An Arthurian Miscellany at sacred-texts.com
THE SHRIVING OF GUINEVERE
S. WEIR MITCHELL
Still she stood in the shunning crowd.
"Is there none," she said, aloud,
"None who knelt to me, great and proud,
Will say one word for me, sad and bowed?
Alas! it seems to me, if I
Were one of you, who, standing by,
Hear gathered in a woman's cry
The years of such an agony,
It seemeth me that I would take
Sweet pity's side for mine own sake,
And, knowing guilt alone should quake,
For chance of right one battle make."
But, no man heeding her, she stayed
Beneath the linden's trembling shade,
And peered, half hopeful, half afraid,
While passed in silence man and maid.
She, staring on the stone-dry street
Through the long summer-noonday heat,
And, stirring never from her seat,
Half saw men's shadows pass her feet.
"Ah me!" she murmured, "well I see
How bitter each day's life may be
To them who have not where to flee
And are as one with misery."
But, whether knight to tourney rode,
Or bridal garments past her flowed,
Or by some bier slow mourners trode,
No sign of life the woman showed.
When as the priestly evening threw
The blessed waters of the dew,
About her head her cloak she drew
And hid her face from every view;
Till, asthe twilight grew to shade,
And passed no more or man or maid,
A sudden hand was on her laid.
"And who art thou?" she moaned, afraid;
Beside her one of visage sad
Which yet to see made sorrow glad
Stood, in a knight's white raiment clad,
But neither sword nor poniard had.
"One who has loved you well," he said.
"Living I loved you well, and dead
I love you still; when joys were spread
Like flowers, and greatness crowned your head,
None loved you more. Not Arthur gave--
He will not check me from his grave--
So pure a love; nor Launcelot brave
With deeper love had yearned to save."
"Then," said the woman, still at bay,
"Why do I tremble when you lay
A hand upon my shoulder? Stay,
What is thy name, sir knight, I pray?
For wheresoever memory chase
I know not one such troubled face,
Nor one that hath such godly grace
Of solemn sweetness any place:
But, whatsoever man thou be,
What is it I should do for thee?"
Whereon, he, smiling cheerily,
Said: "I would have thee follow me."
Not any answer did he wait,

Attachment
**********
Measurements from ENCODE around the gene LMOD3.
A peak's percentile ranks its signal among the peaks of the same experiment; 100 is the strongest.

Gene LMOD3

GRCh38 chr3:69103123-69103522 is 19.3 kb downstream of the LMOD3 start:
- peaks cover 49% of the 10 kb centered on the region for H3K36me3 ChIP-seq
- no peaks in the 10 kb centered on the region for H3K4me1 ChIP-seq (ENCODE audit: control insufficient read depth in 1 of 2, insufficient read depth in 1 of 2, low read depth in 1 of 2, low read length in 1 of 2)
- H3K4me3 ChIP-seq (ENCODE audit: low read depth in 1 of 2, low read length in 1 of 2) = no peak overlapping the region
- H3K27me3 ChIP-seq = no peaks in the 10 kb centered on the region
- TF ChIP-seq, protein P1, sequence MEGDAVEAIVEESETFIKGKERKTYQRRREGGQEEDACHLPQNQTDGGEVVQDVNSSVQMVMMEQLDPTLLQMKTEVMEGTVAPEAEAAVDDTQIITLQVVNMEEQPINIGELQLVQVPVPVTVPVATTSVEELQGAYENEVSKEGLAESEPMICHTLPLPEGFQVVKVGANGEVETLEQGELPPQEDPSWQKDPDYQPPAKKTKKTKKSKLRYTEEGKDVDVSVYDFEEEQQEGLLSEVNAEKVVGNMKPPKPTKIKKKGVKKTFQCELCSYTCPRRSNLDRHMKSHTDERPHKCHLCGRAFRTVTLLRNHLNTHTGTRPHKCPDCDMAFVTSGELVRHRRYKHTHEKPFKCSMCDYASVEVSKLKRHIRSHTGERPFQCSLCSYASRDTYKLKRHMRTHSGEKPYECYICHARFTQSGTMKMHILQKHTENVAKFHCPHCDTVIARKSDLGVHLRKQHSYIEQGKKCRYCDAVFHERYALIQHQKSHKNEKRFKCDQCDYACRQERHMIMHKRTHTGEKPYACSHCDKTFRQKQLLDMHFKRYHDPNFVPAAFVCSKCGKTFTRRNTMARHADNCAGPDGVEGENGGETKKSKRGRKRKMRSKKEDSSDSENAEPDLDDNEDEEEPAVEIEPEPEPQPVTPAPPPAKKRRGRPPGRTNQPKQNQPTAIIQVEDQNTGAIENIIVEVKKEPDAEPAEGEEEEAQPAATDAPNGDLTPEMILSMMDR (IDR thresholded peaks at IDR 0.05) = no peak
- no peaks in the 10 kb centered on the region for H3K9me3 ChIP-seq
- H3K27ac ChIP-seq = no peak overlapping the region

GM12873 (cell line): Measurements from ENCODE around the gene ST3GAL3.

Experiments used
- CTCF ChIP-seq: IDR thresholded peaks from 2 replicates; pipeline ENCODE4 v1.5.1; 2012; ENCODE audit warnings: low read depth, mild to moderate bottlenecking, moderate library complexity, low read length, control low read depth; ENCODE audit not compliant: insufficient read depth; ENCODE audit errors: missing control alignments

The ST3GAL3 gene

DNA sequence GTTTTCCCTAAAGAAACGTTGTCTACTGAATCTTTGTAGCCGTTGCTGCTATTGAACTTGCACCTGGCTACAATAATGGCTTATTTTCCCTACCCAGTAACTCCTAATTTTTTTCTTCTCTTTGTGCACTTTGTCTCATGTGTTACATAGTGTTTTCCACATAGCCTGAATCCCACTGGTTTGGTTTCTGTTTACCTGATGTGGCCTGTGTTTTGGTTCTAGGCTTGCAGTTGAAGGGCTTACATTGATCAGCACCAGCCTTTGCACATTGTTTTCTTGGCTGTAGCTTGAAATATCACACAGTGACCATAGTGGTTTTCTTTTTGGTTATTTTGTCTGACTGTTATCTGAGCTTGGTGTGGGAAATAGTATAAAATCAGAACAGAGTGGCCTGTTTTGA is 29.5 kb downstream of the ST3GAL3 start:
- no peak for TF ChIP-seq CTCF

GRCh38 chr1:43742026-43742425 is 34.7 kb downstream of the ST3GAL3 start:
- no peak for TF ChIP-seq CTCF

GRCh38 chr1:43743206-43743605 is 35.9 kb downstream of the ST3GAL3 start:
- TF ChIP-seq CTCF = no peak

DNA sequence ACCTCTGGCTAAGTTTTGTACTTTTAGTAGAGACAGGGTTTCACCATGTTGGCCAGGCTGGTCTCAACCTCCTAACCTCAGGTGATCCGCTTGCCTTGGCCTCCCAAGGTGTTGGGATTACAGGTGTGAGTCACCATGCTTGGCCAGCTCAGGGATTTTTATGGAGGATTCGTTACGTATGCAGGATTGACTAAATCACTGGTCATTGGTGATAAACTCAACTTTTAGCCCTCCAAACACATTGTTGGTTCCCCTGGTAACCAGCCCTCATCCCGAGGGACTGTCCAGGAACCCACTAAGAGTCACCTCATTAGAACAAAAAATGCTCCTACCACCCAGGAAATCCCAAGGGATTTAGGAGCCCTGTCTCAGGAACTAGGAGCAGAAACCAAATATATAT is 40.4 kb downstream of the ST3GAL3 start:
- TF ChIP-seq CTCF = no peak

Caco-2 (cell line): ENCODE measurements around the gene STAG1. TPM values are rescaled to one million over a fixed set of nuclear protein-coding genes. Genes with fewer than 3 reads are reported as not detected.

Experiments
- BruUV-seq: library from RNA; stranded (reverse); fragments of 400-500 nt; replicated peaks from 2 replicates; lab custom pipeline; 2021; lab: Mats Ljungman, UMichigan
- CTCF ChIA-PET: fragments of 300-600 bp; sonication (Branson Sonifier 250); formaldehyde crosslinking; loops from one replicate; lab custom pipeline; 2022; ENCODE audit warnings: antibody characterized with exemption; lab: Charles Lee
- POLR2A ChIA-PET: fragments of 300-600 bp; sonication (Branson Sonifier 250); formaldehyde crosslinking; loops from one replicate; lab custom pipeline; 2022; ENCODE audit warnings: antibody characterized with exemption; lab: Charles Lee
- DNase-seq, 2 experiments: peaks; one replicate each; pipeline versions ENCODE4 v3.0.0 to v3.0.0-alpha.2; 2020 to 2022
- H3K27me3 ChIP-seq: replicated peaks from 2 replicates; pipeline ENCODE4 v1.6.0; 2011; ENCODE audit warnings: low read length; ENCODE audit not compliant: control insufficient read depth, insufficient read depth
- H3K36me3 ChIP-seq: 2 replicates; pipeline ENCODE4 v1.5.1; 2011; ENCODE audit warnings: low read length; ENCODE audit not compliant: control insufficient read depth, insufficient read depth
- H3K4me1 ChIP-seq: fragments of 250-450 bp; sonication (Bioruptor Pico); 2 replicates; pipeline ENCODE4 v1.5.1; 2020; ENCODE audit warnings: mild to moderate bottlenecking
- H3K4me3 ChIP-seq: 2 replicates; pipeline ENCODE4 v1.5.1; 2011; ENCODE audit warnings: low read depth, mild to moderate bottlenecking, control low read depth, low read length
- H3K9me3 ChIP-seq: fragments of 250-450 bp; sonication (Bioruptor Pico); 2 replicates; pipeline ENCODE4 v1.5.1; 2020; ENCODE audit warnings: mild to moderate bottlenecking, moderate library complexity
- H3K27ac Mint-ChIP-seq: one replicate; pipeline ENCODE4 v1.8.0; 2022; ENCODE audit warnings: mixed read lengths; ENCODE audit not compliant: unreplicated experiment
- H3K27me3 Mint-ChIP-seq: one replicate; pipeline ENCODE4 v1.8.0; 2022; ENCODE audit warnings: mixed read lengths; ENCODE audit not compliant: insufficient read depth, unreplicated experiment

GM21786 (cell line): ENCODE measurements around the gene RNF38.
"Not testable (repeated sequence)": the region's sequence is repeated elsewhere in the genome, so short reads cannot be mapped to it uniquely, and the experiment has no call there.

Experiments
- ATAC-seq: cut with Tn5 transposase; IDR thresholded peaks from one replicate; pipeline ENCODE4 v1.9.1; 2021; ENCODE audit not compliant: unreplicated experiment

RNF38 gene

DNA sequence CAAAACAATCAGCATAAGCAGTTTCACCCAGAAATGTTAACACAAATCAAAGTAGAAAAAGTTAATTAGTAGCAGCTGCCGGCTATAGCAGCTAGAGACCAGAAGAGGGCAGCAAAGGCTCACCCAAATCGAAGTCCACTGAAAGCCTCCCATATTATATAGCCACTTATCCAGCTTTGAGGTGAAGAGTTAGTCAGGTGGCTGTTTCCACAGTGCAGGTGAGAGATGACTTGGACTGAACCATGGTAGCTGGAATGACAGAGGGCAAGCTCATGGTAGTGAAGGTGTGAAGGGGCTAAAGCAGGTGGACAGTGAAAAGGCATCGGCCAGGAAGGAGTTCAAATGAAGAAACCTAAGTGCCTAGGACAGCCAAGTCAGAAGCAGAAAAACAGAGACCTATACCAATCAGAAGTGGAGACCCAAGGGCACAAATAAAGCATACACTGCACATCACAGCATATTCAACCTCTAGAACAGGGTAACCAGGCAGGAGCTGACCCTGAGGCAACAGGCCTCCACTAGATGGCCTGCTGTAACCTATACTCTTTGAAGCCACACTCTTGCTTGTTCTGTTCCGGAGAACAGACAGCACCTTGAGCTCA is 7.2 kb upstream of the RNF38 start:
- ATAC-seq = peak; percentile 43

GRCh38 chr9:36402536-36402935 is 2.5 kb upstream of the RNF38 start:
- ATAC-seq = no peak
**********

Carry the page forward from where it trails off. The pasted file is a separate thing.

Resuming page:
But turned towards the city gate;
Not any word said she, but straight
Went after, bent and desolate;
And, as a dream might draw, he drew
Her feet to action, till she knew
That house and palace round her grew,
And some wild revel's reeling crew,
And dame and page and squire and knight,
And torches flashing on the sight,
And fiery jewels flaming bright,
And love and music and delight;
But slow across the spangled green
The stern knight went and went the queen,--
He solemn, silent, and serene,
She bending low with humble mien.
But where he turned the music died,
Love-parted lips no more replied,
And, shrinking back on either side,
Serf and lord stared, wonder-eyed,
Or marveling shrunk swift away
Before that visage solemn, gray,
Till, where the leaping fountains sway,
Thick showed the knights in white array.
There where he passed, though moved no breeze,
The leaves stirred trembling on the trees;
And where he looked, by slow degrees
Fell silence and some strange unease,
Whilst whispers ran: "Who may it be?
What knight is this? And who is she?
But only Gawain looked to see,
And, praying, fell upon his knee.
Then said a voice full solemnly:
"Of all the knights that look on me,
If only one of them there be
That never hath sinned wittingly,
Let him the woman first disown,
Let him be first to cast a stone
At one, who, fallen from a throne,
Is sad and weary and alone.
Him, when the lists of God are set,
Him, when the knights of God are met,
If that he lacketh answer yet,
The soul of him shall answer get."
Then, as a lily bowed with rain
Leaps shedding it, she shed her pain,
And towering looked where men, like grain
Storm-humbled, bent upon the plain;
Whilst over her the cold night air
Throbbed with some awful pulse of prayer,
As, bending low with reverent care,
She kissed the good knight's raiment fair.
When as she trembling rose again,
And felt no more in heart and brain
The weary weight of sin and pain,
For him that healed she looked in vain;
And from the starry heavens immense
Unto her soul with penitence
Came, as if felt by some new sense,
The noise of wings departing thence.
Next: How Lancelot Came to the Nunnery in Search of the Queen, by S. Weir Mitchell